My hunch is that the practices of elite-level ski racers are to blame for compounding the ski-tuning myths that wax should be allowed to cool before scraping, and that extensive scraping and brushing is necessary before skiing.
The very best racers (e.g., about a third of our league) have separate pairs of train and race skis for each event, with the race skis used only for their race runs. Therefore, the race skis have not been skied on before the race run, and extensive scraping and brushing (often with a drill-powered roto brush) is necessary to remove all the wax that is still on (as opposed to in) the base, as well as open up the structure of the base. Letting the wax cool is also beneficial, since as soon as the iron leaves the ski the wax starts to be pushed up *out* of the base (NOT absorbed *into* the base). Therefore, if you scrape while the wax is still warm, and the goal is to remove as much surface wax as possible, you will have to scrape once again as the base cools down and forces more wax out of the ski base.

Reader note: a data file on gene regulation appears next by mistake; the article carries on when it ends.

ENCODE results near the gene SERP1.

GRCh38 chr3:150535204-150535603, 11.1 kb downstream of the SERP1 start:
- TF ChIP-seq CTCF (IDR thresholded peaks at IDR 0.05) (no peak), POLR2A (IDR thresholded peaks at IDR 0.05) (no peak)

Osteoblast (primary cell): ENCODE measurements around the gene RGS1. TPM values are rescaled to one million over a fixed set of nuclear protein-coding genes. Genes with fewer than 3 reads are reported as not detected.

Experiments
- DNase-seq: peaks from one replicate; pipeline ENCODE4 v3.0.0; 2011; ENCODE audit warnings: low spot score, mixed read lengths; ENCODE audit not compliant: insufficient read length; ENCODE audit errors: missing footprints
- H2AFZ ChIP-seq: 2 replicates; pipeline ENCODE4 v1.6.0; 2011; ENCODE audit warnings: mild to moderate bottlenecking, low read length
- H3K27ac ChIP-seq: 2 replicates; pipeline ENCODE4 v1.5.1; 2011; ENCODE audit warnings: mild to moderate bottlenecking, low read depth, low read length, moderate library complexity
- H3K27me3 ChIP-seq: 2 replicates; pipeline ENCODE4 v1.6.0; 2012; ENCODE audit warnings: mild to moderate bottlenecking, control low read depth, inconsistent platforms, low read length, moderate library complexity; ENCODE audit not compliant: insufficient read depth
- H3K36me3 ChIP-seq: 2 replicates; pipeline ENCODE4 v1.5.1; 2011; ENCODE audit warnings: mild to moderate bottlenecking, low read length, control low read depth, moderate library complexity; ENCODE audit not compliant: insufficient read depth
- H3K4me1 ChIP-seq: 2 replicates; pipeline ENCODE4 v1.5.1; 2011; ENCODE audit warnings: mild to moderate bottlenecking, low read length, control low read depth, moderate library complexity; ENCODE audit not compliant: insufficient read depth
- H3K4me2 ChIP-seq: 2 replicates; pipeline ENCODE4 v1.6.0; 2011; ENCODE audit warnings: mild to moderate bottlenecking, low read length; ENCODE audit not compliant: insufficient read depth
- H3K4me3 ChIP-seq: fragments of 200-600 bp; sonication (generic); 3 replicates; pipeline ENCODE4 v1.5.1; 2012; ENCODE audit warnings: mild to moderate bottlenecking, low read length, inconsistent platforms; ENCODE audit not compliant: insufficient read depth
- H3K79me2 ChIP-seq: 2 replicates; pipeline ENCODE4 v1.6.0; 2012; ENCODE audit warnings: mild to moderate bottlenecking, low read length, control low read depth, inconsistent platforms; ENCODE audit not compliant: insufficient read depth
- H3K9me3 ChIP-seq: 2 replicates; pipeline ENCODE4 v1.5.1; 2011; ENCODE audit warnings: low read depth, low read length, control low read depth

The implications for anyone other than racers with two pairs of skis for each event are quite clear: immediately after you wax, aggressively scrape the extreme tips and tails (where the wax tends not to come off from skiing), then just smooth out the area underneath the foot a bit. Two caveats: more aggressively scraping will be necessary if:
- you ski on something other than eastern hardpack (luck you);
- you're really lightweight (e.g., my girlfriend, whose skis would still retain wax if I scraped them as minimally as my own); and/or,
- you're a female racer, i.e., running early by which time all the wax might not be gone. (Other racers might need to do a little bit of scraping and brushing before your race run, but almost all the wax will already be gone from the surface.)
Of course, by not scraping aggressively before skiing you will indeed be slower for the first couple runs, but if anything you'll be faster later in the day since your ski will still have a bit more wax. Anything else is just a myth. (At a coaching clinic, when I pointed out to a representative from Reliable Racing Supply how extensive wax removal was superfluous for late-running guys lacking two pairs of skis, he provided a highly unconvincing response about how horrible skating to a distant lift might be early in the morning with a thick coat of wax.)